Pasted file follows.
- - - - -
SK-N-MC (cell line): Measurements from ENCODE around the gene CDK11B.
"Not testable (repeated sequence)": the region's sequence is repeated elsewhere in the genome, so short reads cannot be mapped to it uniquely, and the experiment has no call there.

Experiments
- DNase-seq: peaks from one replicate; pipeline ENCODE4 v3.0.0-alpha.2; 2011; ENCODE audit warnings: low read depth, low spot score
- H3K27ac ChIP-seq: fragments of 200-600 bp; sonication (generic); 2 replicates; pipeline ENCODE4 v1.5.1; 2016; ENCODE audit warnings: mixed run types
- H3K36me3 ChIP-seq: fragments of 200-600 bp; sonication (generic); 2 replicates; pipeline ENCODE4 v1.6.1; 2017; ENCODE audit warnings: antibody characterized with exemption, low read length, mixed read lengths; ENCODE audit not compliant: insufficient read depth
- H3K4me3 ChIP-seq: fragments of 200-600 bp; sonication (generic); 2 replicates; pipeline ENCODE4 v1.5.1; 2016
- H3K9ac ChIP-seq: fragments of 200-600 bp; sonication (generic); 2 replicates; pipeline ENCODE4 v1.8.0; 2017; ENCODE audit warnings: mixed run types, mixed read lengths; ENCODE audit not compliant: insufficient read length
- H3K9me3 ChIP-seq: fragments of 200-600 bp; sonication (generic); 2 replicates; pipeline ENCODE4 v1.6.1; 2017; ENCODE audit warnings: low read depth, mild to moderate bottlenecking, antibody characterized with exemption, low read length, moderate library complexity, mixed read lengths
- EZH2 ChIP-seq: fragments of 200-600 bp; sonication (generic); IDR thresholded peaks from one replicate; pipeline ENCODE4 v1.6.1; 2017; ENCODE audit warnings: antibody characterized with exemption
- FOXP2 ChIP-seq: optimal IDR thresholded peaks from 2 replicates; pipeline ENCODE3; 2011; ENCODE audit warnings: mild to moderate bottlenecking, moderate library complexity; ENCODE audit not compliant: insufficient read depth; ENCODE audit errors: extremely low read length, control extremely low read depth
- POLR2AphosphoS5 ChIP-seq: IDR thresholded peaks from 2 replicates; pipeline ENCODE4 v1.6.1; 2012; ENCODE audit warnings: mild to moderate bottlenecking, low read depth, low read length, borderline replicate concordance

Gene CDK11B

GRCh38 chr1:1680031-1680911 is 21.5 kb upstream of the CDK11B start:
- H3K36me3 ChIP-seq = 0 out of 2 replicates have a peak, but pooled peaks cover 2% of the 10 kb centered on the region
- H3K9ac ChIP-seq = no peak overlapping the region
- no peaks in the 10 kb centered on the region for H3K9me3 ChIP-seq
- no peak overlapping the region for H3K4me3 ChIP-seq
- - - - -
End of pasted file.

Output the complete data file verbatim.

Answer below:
SK-N-MC (cell line): Measurements from ENCODE around the gene CDK11B.
"Not testable (repeated sequence)": the region's sequence is repeated elsewhere in the genome, so short reads cannot be mapped to it uniquely, and the experiment has no call there.

Experiments
- DNase-seq: peaks from one replicate; pipeline ENCODE4 v3.0.0-alpha.2; 2011; ENCODE audit warnings: low read depth, low spot score
- H3K27ac ChIP-seq: fragments of 200-600 bp; sonication (generic); 2 replicates; pipeline ENCODE4 v1.5.1; 2016; ENCODE audit warnings: mixed run types
- H3K36me3 ChIP-seq: fragments of 200-600 bp; sonication (generic); 2 replicates; pipeline ENCODE4 v1.6.1; 2017; ENCODE audit warnings: antibody characterized with exemption, low read length, mixed read lengths; ENCODE audit not compliant: insufficient read depth
- H3K4me3 ChIP-seq: fragments of 200-600 bp; sonication (generic); 2 replicates; pipeline ENCODE4 v1.5.1; 2016
- H3K9ac ChIP-seq: fragments of 200-600 bp; sonication (generic); 2 replicates; pipeline ENCODE4 v1.8.0; 2017; ENCODE audit warnings: mixed run types, mixed read lengths; ENCODE audit not compliant: insufficient read length
- H3K9me3 ChIP-seq: fragments of 200-600 bp; sonication (generic); 2 replicates; pipeline ENCODE4 v1.6.1; 2017; ENCODE audit warnings: low read depth, mild to moderate bottlenecking, antibody characterized with exemption, low read length, moderate library complexity, mixed read lengths
- EZH2 ChIP-seq: fragments of 200-600 bp; sonication (generic); IDR thresholded peaks from one replicate; pipeline ENCODE4 v1.6.1; 2017; ENCODE audit warnings: antibody characterized with exemption
- FOXP2 ChIP-seq: optimal IDR thresholded peaks from 2 replicates; pipeline ENCODE3; 2011; ENCODE audit warnings: mild to moderate bottlenecking, moderate library complexity; ENCODE audit not compliant: insufficient read depth; ENCODE audit errors: extremely low read length, control extremely low read depth
- POLR2AphosphoS5 ChIP-seq: IDR thresholded peaks from 2 replicates; pipeline ENCODE4 v1.6.1; 2012; ENCODE audit warnings: mild to moderate bottlenecking, low read depth, low read length, borderline replicate concordance

Gene CDK11B

GRCh38 chr1:1680031-1680911 is 21.5 kb upstream of the CDK11B start:
- H3K36me3 ChIP-seq = 0 out of 2 replicates have a peak, but pooled peaks cover 2% of the 10 kb centered on the region
- H3K9ac ChIP-seq = no peak overlapping the region
- no peaks in the 10 kb centered on the region for H3K9me3 ChIP-seq
- no peak overlapping the region for H3K4me3 ChIP-seq